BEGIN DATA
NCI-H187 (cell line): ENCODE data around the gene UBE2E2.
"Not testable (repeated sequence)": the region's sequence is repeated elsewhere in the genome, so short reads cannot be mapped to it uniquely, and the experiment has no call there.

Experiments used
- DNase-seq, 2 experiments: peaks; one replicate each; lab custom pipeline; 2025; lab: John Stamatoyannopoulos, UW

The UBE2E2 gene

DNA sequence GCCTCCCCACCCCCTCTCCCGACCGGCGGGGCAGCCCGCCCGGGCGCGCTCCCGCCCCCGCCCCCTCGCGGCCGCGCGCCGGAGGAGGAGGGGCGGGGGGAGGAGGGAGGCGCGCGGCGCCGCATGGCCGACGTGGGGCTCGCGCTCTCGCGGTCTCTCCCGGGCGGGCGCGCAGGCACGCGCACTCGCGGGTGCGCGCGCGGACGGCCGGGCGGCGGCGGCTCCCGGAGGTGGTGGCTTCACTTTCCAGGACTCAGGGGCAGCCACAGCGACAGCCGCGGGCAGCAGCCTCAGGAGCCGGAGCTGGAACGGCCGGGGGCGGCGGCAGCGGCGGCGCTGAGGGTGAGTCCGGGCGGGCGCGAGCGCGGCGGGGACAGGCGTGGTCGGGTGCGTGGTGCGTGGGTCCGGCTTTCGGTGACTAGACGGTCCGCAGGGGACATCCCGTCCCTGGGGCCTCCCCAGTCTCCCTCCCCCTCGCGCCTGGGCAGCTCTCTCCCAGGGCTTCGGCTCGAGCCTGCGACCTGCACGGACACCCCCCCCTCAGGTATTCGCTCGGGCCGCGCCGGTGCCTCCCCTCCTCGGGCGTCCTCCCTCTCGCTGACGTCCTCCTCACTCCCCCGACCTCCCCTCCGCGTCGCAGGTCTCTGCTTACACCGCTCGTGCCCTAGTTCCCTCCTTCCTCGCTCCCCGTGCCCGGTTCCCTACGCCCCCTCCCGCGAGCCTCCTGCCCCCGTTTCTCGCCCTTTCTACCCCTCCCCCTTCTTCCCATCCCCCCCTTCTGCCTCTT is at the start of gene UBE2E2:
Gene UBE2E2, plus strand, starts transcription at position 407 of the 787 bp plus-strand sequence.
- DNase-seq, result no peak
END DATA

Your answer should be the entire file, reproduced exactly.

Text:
NCI-H187 (cell line): ENCODE data around the gene UBE2E2.
"Not testable (repeated sequence)": the region's sequence is repeated elsewhere in the genome, so short reads cannot be mapped to it uniquely, and the experiment has no call there.

Experiments used
- DNase-seq, 2 experiments: peaks; one replicate each; lab custom pipeline; 2025; lab: John Stamatoyannopoulos, UW

The UBE2E2 gene

DNA sequence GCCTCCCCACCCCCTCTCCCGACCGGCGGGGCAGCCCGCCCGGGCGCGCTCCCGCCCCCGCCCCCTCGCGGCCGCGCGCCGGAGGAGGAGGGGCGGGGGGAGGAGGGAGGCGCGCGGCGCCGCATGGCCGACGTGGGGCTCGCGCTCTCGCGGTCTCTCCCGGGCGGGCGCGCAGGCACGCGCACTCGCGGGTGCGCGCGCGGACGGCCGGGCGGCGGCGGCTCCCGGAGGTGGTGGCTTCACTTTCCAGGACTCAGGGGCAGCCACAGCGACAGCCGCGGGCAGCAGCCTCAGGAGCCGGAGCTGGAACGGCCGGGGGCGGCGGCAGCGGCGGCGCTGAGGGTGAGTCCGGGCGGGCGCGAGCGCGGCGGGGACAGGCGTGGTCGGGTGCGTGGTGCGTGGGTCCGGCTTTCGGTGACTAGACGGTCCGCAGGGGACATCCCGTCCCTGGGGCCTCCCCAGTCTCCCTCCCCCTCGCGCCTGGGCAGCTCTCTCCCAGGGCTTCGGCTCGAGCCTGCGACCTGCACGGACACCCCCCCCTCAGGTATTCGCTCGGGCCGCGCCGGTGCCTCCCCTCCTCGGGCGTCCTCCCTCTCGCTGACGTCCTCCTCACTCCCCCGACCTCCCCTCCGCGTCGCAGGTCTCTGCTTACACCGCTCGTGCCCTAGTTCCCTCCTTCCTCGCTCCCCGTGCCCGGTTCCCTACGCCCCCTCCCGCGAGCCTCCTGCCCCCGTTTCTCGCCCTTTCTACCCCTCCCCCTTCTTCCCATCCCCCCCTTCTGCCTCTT is at the start of gene UBE2E2:
Gene UBE2E2, plus strand, starts transcription at position 407 of the 787 bp plus-strand sequence.
- DNase-seq, result no peak